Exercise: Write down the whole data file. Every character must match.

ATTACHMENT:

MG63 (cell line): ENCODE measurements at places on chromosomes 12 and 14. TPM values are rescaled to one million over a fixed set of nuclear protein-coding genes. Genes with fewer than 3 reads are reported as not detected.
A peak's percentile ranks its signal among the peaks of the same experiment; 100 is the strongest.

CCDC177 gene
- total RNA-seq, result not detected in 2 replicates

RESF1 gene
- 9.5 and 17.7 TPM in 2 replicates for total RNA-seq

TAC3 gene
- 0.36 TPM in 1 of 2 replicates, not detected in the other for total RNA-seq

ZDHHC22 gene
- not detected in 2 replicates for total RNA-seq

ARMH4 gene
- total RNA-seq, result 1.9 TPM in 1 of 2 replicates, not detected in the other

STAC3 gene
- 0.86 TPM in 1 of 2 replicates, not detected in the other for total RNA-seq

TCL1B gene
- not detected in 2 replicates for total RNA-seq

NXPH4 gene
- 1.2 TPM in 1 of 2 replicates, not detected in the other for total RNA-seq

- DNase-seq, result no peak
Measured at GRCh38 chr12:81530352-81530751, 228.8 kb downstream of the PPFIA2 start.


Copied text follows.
MG63 (cell line): ENCODE measurements at places on chromosomes 12 and 14. TPM values are rescaled to one million over a fixed set of nuclear protein-coding genes. Genes with fewer than 3 reads are reported as not detected.
A peak's percentile ranks its signal among the peaks of the same experiment; 100 is the strongest.

CCDC177 gene
- total RNA-seq, result not detected in 2 replicates

RESF1 gene
- 9.5 and 17.7 TPM in 2 replicates for total RNA-seq

TAC3 gene
- 0.36 TPM in 1 of 2 replicates, not detected in the other for total RNA-seq

ZDHHC22 gene
- not detected in 2 replicates for total RNA-seq

ARMH4 gene
- total RNA-seq, result 1.9 TPM in 1 of 2 replicates, not detected in the other

STAC3 gene
- 0.86 TPM in 1 of 2 replicates, not detected in the other for total RNA-seq

TCL1B gene
- not detected in 2 replicates for total RNA-seq

NXPH4 gene
- 1.2 TPM in 1 of 2 replicates, not detected in the other for total RNA-seq

- DNase-seq, result no peak
Measured at GRCh38 chr12:81530352-81530751, 228.8 kb downstream of the PPFIA2 start.